Developing free-to-air terrestrial and online viewing platform YouView, a modified Freeview set top box venture headed by Lord Alan Sugar (The Apprentice), has taken a knock to their chances of success in the competitive TV service market, after losing a battle in court over the rights to the name which is claimed to have already been trademarked.
As a result of the decision by Justice Floyd in the High Court in London (England) last Friday, the service could be forced to give up its name after it was found that YouView is ‘confusingly similar’ to a trademarked slogan ‘Your View’ from Total Ltd. (an English telecommunications company), though the combination service claim they have no intention of giving up their platform’s name, and will continue to appeal until it is impossible to change the decision.
YouView have been operating as a concept (run as a joint venture between companies and broadcasters such as the BBC, ITV, Channel 4, Channel 5, Arquiva, BT, and TalkTalk) since 2010 (despite only launching their first set-top-box this summer), but it is claimed that Total registered the trademark for ‘YOUR VIEW’ in 2009, and described as interfering with YouView’s pre-launch claims to the Trade Marks Registry that even included ‘lower case’ forms, such as ‘youview’.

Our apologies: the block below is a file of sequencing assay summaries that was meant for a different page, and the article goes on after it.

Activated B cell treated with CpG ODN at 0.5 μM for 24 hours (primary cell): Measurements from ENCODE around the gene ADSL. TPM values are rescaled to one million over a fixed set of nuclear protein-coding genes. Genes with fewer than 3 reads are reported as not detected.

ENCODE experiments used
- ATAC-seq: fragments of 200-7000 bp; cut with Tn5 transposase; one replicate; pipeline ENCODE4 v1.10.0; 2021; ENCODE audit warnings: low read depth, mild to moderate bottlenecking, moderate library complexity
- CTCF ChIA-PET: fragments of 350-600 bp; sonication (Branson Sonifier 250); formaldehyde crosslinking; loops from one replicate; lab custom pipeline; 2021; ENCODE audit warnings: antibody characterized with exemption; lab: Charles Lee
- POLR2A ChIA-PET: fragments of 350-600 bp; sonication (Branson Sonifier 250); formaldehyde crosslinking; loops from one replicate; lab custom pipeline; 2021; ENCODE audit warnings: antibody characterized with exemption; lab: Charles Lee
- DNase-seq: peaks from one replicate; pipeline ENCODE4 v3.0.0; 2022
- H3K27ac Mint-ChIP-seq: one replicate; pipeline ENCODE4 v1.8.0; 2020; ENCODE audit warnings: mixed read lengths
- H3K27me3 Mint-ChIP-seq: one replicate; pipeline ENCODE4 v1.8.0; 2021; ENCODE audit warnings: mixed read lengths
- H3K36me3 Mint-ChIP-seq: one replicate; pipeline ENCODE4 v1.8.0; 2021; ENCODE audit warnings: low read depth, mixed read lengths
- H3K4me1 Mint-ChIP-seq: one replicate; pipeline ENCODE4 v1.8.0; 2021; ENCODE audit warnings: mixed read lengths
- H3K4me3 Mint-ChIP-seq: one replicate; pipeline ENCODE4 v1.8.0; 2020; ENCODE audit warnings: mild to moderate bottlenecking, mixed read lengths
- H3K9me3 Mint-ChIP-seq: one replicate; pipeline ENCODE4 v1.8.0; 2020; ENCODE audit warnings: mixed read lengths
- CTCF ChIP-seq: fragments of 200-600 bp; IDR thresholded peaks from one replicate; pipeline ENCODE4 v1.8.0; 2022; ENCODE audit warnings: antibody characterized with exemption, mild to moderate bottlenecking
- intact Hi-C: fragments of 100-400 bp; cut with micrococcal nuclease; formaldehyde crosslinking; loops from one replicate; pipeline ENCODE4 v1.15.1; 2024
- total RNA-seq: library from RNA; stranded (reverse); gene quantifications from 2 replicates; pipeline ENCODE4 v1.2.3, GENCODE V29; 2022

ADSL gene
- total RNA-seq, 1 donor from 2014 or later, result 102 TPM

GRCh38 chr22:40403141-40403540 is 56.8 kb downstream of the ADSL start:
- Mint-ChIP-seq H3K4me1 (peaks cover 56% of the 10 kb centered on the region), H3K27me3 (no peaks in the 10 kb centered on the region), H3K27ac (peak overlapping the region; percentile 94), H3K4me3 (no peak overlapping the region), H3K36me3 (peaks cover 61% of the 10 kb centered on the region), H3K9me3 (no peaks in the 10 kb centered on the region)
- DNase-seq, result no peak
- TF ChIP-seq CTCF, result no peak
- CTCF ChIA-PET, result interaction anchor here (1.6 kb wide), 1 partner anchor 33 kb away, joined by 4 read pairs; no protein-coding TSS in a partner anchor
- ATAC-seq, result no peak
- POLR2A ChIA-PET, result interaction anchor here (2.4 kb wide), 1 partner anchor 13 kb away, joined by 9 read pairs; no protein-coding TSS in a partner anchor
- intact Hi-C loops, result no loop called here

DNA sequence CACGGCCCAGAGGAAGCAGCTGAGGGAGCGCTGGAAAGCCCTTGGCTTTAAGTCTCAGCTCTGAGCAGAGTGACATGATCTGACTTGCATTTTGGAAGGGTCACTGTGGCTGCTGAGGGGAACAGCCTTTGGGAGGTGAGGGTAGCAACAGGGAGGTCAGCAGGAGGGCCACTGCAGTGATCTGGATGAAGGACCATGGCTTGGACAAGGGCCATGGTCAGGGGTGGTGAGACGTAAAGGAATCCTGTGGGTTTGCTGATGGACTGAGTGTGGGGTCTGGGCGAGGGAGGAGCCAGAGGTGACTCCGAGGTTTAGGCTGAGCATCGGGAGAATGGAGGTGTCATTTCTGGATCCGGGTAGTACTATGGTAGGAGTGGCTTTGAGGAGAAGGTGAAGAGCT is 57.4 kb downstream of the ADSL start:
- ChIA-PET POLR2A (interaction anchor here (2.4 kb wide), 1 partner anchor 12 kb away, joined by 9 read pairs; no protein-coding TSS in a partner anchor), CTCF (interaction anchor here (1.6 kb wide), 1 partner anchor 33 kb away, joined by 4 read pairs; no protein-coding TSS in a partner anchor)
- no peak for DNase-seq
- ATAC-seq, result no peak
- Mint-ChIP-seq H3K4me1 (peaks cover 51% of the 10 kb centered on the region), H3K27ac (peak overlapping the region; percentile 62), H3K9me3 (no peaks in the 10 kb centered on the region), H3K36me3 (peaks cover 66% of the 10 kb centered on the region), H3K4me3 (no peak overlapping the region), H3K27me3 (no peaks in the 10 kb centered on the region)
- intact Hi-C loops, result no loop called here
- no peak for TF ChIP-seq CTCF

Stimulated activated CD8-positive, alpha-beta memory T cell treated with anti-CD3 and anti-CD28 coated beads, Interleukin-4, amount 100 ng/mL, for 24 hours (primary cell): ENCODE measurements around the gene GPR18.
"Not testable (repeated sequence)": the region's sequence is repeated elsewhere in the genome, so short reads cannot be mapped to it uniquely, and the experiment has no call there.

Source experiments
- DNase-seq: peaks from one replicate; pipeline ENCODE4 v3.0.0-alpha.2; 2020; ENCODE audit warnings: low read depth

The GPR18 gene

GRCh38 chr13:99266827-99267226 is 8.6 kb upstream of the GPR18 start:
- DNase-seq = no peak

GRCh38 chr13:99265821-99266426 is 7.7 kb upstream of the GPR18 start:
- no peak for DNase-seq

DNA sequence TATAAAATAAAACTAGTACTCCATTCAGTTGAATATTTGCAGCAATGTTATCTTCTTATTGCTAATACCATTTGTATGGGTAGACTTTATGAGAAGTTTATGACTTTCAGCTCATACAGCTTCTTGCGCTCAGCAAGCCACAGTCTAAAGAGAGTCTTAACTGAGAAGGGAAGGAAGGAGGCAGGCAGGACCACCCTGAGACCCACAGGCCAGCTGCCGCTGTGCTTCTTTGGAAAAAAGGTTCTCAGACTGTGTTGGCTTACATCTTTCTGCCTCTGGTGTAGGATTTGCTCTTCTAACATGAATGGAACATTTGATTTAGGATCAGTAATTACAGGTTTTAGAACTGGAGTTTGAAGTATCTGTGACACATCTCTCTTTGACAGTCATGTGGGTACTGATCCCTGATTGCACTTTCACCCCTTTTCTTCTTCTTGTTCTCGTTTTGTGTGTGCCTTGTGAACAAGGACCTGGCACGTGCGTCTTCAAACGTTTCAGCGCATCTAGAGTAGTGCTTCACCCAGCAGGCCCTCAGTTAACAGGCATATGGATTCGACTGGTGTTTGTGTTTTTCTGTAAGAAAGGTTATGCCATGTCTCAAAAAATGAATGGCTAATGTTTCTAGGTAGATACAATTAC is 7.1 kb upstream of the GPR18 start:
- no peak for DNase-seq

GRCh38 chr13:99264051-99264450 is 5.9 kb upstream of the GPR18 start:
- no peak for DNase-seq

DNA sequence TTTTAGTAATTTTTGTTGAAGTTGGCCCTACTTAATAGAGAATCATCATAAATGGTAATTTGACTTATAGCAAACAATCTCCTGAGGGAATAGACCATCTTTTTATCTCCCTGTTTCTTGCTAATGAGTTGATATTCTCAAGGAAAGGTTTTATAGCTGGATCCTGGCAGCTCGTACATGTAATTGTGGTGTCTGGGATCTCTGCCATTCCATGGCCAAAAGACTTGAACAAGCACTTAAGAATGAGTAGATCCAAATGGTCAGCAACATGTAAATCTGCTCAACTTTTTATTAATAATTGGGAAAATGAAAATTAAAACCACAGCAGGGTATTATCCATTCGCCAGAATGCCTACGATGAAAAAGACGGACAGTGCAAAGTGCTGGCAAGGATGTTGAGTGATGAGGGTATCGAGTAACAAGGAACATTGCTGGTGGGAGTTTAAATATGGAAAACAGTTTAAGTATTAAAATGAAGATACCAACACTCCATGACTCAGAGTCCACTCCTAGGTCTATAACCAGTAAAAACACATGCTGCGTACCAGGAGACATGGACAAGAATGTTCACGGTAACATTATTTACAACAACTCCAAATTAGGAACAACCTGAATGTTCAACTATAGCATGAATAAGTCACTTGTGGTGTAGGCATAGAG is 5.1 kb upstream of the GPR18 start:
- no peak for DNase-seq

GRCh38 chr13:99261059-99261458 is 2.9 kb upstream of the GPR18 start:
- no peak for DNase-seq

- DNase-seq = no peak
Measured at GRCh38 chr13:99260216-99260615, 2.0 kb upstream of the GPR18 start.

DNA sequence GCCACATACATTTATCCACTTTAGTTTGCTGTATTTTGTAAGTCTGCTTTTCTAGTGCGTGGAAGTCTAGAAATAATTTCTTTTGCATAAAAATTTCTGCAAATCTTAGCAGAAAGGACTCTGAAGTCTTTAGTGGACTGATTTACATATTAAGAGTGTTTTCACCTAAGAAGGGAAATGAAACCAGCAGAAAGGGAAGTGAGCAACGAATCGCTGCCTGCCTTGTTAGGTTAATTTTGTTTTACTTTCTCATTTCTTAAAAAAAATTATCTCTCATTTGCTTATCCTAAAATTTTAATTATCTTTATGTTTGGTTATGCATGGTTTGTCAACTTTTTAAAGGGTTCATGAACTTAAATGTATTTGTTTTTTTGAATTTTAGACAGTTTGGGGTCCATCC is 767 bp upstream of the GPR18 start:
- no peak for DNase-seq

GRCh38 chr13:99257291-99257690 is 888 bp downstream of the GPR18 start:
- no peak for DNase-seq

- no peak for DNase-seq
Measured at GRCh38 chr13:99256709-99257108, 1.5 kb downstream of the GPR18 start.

While YouView applied the argument that they did not have a similarity with Total’s trademark, Justice Floyd backed the original decision of the Trade Marks Registry, as Paul Gordon of Willans LLP Solicitors (representing Total) said of his side’s current victory: “Our client has done the right thing in defending a brand that is pivotal to their business and is legally theirs. We welcome the judge’s ruling.”
Total Ltd.’s managing director Stuart Baikie summarised of his company’s triumph against much more high-profile opponents: “Our customer base and reputation is built on a winning combination of telecommunications services combined with our unique support systems, of which YourView plays an essential part. YourView enables us to deliver services that are outside the scope of our competitors and we have placed significant resource and investment into integrating all new and existing systems under the global YourView umbrella. It is the root of our service evolution and development roadmap, so therefore critical to our growing business. We welcome the High Court’s judgment.”
Meanwhile, a YouView spokeswoman claimed that the TV service is not going to be changing its identity in the wake of the case, despite fears that they may be forced to make what would be an expensive and potentially company-damaging move, as she summarised: “YouView has no intention of changing its name. This matter is complex and subject to a number of ongoing legal actions and will be settled in the courts.”